Abstract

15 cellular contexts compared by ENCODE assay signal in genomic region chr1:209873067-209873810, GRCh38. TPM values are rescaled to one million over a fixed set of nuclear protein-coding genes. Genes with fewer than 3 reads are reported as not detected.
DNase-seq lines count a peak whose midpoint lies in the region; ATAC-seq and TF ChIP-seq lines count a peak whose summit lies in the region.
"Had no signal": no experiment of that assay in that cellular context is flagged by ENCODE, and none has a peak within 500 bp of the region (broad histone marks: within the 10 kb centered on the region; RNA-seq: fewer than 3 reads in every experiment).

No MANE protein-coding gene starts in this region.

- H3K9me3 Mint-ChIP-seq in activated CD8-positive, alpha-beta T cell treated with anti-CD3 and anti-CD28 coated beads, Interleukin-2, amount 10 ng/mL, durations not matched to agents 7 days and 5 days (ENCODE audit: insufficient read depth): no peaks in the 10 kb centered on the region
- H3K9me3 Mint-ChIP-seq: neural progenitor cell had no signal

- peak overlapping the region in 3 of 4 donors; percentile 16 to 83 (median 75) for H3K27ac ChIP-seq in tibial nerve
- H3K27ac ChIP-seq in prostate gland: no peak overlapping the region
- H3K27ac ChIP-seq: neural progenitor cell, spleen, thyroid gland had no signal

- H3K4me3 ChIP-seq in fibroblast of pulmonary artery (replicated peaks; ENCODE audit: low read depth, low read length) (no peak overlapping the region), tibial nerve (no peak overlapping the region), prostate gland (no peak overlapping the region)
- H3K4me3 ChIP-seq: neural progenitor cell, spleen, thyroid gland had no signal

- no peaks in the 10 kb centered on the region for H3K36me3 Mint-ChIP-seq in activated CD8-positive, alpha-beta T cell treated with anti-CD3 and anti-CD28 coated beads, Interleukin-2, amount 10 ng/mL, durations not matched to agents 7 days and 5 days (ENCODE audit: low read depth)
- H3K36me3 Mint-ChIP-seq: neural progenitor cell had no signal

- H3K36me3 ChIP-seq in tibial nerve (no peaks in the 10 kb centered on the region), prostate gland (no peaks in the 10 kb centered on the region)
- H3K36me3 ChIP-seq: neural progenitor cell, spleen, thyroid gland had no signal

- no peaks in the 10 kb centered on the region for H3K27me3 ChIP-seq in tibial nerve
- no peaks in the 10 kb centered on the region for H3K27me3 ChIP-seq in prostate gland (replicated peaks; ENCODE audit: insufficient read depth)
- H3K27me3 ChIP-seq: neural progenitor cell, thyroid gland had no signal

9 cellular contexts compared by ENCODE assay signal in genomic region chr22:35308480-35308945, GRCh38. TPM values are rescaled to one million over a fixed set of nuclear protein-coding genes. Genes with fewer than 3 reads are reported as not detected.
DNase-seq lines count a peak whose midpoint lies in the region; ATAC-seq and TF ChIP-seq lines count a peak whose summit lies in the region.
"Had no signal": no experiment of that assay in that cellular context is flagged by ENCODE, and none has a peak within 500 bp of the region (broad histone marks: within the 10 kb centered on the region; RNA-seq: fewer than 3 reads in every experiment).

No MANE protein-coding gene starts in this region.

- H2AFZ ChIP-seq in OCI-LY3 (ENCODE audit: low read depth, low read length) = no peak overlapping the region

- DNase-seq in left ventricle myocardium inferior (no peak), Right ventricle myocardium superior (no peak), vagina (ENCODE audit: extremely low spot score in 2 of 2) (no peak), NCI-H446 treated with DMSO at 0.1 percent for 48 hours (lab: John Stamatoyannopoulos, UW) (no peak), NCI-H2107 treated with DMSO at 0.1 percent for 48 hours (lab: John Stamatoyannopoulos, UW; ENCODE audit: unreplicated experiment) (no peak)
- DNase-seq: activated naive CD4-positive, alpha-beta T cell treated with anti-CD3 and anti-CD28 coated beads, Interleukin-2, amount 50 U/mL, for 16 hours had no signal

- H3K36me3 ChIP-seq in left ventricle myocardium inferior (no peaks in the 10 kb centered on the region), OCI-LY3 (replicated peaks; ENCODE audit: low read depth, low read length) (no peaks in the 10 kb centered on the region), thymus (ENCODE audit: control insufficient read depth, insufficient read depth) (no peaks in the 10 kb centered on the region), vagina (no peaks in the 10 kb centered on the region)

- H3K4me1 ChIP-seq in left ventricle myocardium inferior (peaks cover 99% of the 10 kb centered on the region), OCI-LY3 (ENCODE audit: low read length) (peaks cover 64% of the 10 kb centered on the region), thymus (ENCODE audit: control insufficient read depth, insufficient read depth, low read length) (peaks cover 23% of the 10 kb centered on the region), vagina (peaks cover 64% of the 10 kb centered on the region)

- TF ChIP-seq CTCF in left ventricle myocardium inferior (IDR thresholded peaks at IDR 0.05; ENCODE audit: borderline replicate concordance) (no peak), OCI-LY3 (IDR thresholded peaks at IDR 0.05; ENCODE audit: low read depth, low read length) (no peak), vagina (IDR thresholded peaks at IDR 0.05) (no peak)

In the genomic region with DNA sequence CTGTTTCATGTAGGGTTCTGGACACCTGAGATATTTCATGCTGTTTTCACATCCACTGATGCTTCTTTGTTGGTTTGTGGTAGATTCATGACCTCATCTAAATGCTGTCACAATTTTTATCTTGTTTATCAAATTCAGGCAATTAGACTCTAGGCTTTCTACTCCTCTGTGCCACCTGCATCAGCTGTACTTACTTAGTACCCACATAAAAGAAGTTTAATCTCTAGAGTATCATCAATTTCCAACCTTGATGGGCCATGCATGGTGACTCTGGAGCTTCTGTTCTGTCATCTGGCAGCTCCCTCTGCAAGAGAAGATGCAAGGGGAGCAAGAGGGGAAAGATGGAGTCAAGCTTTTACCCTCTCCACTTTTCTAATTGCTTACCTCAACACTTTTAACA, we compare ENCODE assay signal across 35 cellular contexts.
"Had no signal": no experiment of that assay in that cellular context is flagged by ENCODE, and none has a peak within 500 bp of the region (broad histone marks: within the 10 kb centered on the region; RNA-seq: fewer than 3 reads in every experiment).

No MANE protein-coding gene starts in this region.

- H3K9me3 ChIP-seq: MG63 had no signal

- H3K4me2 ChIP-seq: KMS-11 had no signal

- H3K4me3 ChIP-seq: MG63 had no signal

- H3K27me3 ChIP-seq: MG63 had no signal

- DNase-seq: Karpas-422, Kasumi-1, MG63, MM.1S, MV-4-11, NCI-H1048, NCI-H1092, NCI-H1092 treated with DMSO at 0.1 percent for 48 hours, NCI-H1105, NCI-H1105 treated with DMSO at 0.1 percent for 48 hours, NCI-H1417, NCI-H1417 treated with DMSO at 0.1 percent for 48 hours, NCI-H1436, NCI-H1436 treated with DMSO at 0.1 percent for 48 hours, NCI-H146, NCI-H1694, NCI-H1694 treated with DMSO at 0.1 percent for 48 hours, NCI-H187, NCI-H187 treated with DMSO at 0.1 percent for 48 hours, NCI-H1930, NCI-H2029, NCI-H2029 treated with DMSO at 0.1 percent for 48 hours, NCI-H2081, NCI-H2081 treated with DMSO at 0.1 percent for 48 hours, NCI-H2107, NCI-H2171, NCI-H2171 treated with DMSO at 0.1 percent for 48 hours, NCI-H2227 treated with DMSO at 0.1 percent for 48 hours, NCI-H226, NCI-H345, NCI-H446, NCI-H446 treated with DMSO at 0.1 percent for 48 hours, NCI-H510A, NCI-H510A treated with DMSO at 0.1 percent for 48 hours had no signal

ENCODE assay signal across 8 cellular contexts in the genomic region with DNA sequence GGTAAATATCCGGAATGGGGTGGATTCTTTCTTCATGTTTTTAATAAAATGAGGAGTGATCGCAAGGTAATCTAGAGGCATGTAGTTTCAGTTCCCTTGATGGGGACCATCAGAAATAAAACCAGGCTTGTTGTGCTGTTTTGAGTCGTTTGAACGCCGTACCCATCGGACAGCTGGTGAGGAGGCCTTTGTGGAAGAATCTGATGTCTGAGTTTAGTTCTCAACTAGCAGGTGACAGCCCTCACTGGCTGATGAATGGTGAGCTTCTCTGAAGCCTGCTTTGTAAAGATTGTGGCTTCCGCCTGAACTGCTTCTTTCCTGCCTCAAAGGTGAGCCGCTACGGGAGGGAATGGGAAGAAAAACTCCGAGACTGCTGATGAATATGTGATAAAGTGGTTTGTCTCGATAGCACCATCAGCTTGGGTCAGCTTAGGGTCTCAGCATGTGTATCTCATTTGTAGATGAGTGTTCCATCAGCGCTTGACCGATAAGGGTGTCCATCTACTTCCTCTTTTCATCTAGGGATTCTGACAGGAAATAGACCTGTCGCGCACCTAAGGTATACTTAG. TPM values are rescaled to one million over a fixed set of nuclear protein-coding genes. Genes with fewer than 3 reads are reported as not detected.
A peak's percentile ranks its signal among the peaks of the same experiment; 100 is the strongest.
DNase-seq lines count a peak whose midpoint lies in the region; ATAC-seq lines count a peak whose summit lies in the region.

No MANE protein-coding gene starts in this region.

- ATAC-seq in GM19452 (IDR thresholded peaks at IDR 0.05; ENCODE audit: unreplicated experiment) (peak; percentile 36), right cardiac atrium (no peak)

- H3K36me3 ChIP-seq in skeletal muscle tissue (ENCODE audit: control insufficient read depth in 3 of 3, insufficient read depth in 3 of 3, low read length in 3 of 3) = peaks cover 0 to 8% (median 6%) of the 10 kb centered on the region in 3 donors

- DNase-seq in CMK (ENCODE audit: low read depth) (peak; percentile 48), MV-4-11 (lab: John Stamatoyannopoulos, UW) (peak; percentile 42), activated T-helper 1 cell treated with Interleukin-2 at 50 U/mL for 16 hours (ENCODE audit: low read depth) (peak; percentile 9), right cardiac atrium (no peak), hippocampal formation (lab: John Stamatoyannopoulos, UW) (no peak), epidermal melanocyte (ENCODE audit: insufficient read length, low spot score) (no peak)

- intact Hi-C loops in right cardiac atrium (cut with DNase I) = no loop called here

Advances in the design of environmental reaction cells and in the collection of X-ray diffraction data are transforming our ability to study mineral-fluid interactions. The resulting increase in time resolution now allows for the determination of rate laws for mineral reactions that are coupled to atomic-scale changes in crystal structure. Here we address the extension of time-resolved synchrotron diffraction techniques to four areas of critical importance to the cycling of metals in soils: (1) cation exchange; (2) biomineralization; (3) stable isotope fractionation during redox reactions; and (4) nucleation and growth of nanoscale oxyhydroxides.

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